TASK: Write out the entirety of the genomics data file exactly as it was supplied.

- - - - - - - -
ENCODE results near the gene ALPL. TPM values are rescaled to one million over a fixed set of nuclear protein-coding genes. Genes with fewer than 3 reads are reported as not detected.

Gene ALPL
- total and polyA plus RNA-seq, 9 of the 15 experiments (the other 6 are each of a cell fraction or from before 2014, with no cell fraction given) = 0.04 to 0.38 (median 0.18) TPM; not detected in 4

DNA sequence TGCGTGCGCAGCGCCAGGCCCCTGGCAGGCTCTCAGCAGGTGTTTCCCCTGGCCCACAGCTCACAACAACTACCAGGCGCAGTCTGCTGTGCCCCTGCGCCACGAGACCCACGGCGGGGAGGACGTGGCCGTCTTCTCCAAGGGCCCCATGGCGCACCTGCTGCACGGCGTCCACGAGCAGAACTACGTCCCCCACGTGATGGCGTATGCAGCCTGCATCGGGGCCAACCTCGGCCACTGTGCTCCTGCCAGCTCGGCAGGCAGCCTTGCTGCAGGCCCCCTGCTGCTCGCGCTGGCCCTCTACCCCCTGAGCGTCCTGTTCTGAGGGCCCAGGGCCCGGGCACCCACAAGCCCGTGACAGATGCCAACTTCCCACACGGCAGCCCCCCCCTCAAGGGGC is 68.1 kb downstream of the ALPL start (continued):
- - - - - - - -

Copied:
ENCODE results near the gene ALPL. TPM values are rescaled to one million over a fixed set of nuclear protein-coding genes. Genes with fewer than 3 reads are reported as not detected.

Gene ALPL
- total and polyA plus RNA-seq, 9 of the 15 experiments (the other 6 are each of a cell fraction or from before 2014, with no cell fraction given) = 0.04 to 0.38 (median 0.18) TPM; not detected in 4

DNA sequence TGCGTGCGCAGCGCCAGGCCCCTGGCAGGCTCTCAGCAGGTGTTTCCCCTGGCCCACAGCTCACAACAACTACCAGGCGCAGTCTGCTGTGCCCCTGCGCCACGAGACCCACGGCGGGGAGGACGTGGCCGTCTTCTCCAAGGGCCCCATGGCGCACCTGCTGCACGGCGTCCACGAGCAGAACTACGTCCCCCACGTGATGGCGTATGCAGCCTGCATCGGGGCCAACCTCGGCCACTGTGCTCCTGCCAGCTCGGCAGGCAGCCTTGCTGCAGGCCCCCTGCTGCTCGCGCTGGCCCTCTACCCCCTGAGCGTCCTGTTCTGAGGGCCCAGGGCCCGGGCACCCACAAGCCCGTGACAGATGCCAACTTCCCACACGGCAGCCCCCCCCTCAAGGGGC is 68.1 kb downstream of the ALPL start (continued):